Tekken Tag Tournament 2 (XBOX 360)
There is no doubt that Tekken is one of the most well known fighting game franchises of all time. With roots stretching back as far as 1994's original arcade game the series was, for a large portion of its existence, a title associated with the PlayStation brand. Times have changed though and nowadays almost everything is multi-format and Tekken is no different, first hitting the XBOX 360 in 2009.
Tekken as a franchise isnt just games though, it also stretches across media to movies and one of them was Tekken: Blood Vengeance which we saw on the Tekken: Hybrid disc last year. It was paired with Tekken: Tag Tournament, a spin-off from the main games and saw us play through a remastered version of the 1999 Playstation original.
Tekken Tag fans haven't had to wait the entire 13 years since the original for similar action as Street Fighter X Tekken provided a fix for us in recent times. That game saw characters from both universes battling out using Capcom's fight engine in tag battles, though tweaked for the Namco characters. Without doubt Street Fighter X Tekken was executed very well, putting some significant pressure on the main franchises for their upcoming games and despite also working on Tekken X Street Fighter (the alternate game to SF X T using Tekkens fight engine) Namco Bandai are ready to release Tekken Tag Tournament 2, bringing new content to their key franchise.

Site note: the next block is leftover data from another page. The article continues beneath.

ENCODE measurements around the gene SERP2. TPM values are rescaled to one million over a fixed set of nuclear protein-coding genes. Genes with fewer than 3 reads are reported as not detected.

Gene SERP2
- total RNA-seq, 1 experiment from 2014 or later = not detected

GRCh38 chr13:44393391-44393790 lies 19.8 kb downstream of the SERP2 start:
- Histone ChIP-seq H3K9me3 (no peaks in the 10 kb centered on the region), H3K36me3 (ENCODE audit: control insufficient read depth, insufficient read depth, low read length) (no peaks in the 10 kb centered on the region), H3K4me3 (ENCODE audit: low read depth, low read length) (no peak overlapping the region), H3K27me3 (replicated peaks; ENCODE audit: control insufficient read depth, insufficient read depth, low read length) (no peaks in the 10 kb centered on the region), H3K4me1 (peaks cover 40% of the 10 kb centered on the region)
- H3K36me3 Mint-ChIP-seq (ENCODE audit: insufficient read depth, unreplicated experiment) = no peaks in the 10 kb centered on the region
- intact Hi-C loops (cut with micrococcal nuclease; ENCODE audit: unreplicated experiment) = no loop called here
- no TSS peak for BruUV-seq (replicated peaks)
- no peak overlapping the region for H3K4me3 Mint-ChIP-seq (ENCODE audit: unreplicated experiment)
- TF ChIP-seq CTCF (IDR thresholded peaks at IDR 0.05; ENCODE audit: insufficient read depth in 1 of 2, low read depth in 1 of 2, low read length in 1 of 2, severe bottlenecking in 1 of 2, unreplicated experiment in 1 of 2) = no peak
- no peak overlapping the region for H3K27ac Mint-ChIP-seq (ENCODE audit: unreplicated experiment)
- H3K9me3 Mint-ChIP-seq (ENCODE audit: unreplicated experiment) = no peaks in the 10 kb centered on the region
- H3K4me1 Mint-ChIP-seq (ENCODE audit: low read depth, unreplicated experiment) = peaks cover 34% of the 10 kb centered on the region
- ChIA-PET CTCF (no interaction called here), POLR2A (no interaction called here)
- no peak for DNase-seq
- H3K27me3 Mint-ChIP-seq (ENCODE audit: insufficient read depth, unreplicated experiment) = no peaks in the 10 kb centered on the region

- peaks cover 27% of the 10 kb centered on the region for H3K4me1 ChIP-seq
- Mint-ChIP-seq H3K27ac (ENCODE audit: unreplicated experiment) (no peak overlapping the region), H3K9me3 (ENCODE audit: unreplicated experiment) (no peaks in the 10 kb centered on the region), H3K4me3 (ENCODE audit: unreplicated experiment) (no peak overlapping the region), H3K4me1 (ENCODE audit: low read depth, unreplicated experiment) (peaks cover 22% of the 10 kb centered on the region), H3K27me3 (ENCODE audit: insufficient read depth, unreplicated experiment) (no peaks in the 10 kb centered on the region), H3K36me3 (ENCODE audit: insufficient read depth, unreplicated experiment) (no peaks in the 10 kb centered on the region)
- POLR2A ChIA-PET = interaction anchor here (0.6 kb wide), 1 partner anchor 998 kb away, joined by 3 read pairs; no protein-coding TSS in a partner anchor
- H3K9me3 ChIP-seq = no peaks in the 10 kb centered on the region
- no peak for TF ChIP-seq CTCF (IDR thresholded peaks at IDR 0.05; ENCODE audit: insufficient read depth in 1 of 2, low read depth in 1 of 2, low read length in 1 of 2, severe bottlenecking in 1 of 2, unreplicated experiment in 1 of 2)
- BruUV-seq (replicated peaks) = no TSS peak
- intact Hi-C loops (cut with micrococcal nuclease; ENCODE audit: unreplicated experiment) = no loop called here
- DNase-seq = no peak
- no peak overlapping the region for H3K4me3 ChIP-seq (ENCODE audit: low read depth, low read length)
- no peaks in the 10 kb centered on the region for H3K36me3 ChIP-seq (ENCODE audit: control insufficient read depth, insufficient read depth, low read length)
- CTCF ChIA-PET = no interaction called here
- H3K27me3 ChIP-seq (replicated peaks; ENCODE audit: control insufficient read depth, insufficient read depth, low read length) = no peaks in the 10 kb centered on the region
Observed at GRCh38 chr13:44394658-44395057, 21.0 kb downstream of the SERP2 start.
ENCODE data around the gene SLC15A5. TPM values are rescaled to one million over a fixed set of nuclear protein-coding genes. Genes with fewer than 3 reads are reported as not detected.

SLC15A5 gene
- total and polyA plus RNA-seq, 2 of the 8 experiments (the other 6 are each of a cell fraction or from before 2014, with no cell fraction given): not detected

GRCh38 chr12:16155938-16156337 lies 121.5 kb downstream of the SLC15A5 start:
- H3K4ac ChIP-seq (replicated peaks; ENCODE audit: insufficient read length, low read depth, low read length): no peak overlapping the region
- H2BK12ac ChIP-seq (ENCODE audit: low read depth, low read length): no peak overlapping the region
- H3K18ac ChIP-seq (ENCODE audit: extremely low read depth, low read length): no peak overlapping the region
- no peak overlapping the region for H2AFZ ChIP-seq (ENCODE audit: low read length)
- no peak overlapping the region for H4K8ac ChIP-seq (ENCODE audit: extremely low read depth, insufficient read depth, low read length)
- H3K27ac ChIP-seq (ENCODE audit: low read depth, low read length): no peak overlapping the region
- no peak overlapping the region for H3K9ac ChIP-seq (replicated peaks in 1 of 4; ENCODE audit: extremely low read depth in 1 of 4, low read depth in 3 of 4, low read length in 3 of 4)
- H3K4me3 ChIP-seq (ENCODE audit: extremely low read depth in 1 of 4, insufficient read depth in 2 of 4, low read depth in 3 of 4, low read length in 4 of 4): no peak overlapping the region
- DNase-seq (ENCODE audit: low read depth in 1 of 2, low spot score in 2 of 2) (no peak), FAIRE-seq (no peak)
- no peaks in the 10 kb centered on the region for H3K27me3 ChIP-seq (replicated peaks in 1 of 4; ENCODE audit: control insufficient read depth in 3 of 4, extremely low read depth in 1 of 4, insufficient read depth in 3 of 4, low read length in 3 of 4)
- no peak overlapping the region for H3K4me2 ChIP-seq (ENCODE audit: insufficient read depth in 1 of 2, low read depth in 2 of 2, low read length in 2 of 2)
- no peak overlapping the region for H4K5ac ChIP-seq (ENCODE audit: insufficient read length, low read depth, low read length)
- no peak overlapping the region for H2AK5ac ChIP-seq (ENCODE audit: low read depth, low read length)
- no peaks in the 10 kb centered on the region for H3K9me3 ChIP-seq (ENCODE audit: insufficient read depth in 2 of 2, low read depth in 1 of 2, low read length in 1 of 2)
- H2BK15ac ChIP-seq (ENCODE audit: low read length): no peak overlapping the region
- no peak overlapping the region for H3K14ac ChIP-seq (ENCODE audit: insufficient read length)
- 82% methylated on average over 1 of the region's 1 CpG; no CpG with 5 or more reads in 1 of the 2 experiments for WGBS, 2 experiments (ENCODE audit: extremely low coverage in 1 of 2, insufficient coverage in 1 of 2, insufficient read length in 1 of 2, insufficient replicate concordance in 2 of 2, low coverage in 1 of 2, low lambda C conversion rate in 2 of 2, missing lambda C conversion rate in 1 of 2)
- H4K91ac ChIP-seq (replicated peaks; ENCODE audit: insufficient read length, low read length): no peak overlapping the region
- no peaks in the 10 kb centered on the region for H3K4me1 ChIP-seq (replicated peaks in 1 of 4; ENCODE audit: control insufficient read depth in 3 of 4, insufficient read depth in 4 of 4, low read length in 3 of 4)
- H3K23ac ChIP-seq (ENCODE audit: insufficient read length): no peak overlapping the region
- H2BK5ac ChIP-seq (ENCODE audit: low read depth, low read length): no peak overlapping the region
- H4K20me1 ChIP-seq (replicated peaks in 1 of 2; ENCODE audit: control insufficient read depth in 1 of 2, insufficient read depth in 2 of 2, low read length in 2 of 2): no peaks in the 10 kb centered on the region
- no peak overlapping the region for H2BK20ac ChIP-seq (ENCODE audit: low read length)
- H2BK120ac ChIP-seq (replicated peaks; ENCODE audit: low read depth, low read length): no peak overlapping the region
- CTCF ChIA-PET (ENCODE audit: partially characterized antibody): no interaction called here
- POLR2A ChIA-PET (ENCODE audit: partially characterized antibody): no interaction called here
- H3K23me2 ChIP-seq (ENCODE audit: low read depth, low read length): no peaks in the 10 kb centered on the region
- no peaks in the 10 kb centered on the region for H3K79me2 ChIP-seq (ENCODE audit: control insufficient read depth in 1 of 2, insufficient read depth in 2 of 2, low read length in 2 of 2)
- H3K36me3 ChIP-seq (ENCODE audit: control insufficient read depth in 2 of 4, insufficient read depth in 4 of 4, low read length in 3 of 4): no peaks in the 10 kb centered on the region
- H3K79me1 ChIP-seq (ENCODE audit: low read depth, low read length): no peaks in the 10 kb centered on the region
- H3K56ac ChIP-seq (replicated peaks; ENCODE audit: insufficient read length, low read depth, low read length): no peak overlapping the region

Like the original game Tekken Tag Tournament 2 doesn't have a particularly strong story running through it. We do get intro and ending videos (also available in gallery mode) however the main content is very much about the fight. As is common for modern games we get online and offline modes with the developers looking to push us towards play with others thanks to the online mode being top of the main menu... unlocking of content is required with an in-box code so remember to do that.
Once fully unlocked the game (online) is split into two key areas, Ranked Match and Player Match with both being similar, other than the outcome affecting (or not) our online standing. We can also access details for our fighters, replays and leaderboards when in online mode and battles can be 2vs2, 1vs1 or 1vs2.